Type: Variant of Stazione Termini type
Found in the River Thames near London Bridge (1834)
This head comes from a statue of Hadrian that probably stood in Roman London (Londinium) in a public space such as a forum. It would have been one and a quarter times life-size.
The statue may have been put up to commemorate Hadrian’s visit to Britain in AD 122; Hadrian travelled very extensively throughout the Empire, and imperial visits generally gave rise to programmes of rebuilding and beautification of cities. There are many known marble statues of him, but this example made in bronze is a rare survival.
T.W. Potter, Roman Britain, 2nd edition (London, The British Museum Press, 1997)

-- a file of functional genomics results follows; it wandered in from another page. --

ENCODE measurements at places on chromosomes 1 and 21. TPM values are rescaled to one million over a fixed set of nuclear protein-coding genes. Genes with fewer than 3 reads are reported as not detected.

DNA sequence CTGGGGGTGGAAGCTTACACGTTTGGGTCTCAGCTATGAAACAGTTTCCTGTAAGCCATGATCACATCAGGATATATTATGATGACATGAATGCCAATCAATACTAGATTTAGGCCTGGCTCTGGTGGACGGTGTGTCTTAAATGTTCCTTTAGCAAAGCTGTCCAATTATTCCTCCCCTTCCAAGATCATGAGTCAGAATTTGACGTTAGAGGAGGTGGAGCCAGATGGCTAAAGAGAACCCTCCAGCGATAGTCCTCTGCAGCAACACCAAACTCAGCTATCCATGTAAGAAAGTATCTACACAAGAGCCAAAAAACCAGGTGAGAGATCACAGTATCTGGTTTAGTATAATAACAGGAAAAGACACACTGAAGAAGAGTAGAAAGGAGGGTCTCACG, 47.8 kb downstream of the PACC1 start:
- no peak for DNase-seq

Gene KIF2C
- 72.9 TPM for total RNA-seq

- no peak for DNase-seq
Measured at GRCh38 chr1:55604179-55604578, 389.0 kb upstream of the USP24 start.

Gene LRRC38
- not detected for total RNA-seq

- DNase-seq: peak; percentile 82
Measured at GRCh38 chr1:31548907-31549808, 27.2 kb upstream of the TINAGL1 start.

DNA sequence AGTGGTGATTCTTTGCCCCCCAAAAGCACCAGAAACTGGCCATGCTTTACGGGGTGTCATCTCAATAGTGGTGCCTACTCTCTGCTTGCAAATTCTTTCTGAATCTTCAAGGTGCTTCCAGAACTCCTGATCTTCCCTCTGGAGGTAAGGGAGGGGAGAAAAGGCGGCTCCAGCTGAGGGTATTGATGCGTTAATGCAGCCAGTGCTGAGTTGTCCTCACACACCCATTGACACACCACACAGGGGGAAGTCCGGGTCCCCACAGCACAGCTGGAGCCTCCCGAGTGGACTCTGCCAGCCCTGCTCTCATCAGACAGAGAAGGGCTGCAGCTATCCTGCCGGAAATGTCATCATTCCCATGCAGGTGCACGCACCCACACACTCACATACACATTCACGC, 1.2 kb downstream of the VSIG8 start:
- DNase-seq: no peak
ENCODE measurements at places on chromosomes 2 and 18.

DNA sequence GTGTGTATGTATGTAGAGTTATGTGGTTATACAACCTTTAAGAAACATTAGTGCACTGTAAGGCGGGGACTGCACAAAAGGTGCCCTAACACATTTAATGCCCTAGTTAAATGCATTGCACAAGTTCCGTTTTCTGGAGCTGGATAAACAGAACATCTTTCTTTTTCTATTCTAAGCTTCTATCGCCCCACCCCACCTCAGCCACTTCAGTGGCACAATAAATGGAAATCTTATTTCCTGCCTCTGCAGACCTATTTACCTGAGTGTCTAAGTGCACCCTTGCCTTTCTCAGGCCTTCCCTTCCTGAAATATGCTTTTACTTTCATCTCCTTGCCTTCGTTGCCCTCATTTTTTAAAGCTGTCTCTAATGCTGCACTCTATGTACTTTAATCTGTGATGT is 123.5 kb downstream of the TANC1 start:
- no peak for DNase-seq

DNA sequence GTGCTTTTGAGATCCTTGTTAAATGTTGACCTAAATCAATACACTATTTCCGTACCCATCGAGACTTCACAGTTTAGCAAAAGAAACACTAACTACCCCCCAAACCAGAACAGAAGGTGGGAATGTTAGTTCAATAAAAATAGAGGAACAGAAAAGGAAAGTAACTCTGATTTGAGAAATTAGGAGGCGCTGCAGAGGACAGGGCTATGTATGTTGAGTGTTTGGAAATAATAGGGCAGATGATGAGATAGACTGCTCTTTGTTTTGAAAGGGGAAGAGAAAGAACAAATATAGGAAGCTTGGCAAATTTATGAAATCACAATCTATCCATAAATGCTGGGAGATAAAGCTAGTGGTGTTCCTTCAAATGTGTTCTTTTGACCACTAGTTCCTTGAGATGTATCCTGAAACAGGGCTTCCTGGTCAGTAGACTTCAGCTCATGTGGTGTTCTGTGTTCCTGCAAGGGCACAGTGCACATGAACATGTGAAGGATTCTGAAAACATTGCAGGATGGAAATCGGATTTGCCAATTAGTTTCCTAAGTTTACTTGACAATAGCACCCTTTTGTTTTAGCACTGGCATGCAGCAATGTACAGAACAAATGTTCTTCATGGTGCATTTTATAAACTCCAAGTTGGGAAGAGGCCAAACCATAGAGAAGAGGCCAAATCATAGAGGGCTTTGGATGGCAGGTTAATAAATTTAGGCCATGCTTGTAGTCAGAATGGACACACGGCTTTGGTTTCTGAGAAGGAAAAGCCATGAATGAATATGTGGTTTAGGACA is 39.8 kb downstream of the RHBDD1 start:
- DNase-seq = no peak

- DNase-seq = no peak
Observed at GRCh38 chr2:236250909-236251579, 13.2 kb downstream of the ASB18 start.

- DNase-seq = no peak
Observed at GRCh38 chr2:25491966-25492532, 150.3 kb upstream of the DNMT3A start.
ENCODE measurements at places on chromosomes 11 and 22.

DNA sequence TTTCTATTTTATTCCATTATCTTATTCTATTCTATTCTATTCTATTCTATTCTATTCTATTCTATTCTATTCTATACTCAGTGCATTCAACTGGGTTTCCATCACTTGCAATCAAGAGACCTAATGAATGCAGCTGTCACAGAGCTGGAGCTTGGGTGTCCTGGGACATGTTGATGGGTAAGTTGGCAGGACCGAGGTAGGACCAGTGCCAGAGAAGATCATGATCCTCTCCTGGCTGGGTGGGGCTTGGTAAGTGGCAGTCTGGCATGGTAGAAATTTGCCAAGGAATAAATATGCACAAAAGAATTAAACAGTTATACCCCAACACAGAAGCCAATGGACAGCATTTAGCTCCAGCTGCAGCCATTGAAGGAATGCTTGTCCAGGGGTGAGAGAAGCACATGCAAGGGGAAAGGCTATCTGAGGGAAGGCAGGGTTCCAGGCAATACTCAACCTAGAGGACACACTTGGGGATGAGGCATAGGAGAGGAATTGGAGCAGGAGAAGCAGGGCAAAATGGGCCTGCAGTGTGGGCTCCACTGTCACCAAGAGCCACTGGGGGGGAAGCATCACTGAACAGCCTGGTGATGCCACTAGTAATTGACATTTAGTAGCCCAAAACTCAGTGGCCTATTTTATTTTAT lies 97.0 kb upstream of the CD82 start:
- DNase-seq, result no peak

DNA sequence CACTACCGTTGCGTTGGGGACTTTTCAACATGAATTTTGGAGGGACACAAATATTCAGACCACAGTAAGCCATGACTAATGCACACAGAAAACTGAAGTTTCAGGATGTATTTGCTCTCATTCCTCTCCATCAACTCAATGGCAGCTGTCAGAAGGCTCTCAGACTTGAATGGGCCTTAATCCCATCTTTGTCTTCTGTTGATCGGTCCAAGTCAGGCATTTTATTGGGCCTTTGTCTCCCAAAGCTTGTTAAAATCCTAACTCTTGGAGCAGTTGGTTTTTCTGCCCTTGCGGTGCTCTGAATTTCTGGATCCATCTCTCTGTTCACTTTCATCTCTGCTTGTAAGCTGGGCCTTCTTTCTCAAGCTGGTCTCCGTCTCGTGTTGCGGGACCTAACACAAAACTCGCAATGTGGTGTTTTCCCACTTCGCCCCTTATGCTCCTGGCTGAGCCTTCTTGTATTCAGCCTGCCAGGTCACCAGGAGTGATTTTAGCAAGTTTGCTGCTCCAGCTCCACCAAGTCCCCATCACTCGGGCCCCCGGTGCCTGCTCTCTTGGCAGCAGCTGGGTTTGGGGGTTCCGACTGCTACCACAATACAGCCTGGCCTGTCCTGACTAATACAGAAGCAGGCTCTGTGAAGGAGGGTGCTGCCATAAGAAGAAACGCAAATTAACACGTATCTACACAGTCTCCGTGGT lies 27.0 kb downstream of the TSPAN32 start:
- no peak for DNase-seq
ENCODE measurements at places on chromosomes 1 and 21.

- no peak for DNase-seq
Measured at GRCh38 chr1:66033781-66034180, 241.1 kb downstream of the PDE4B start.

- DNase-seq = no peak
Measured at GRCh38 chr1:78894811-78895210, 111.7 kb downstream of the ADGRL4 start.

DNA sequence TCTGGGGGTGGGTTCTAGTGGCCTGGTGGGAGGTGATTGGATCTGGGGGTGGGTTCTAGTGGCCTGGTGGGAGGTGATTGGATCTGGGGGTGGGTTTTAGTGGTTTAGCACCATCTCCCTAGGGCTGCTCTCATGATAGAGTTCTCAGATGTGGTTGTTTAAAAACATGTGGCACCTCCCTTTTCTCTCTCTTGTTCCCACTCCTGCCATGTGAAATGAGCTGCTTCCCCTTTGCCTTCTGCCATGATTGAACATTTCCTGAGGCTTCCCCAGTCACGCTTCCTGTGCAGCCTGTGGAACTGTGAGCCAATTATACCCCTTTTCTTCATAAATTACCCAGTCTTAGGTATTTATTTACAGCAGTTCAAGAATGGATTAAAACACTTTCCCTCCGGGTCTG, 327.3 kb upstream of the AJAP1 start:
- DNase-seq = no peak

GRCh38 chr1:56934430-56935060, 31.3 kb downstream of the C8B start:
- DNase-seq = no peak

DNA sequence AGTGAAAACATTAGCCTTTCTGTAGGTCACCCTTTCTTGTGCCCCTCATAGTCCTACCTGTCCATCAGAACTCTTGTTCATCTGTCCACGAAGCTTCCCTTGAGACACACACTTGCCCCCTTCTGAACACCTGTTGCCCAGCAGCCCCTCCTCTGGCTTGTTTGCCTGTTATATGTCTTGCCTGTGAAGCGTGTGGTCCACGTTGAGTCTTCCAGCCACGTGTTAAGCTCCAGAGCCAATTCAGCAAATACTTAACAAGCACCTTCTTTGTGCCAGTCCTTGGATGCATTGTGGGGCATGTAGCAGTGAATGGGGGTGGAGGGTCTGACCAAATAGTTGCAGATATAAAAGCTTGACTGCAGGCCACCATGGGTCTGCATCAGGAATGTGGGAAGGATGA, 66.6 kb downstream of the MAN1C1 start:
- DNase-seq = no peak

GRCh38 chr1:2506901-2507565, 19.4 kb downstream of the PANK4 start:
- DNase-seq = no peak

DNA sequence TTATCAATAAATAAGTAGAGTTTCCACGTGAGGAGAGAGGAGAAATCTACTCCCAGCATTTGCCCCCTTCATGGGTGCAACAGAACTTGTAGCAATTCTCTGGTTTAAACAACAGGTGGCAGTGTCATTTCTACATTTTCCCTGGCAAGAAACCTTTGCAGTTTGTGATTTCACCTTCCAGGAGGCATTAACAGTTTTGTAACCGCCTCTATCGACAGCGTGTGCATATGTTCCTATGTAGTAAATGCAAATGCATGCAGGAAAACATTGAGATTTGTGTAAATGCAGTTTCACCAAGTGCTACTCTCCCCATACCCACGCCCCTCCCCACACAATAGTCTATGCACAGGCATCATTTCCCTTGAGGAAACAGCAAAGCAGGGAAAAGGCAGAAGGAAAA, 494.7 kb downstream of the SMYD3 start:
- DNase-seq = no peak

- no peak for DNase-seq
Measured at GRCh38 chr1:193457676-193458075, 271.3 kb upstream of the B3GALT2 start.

2 thoughts on “Bronze head from a statue of Hadrian, British Museum”
Reblogged this on Verba Volant Monumenta Manent and commented:
Testa in bronzo di Adriano ritrovato nel Tamigi nei pressi del ponte di Londra.
Variante del tipo Stazione Termini è uno dei tre rari suoi ritratti in bronzo ritrovati a oggi. Appartenente ad una statua che fu probabilmente messa in un luogo pubblico per commemorare il suo viaggio in Britannia nel 122 d.C
Oggi conservata al British Museum.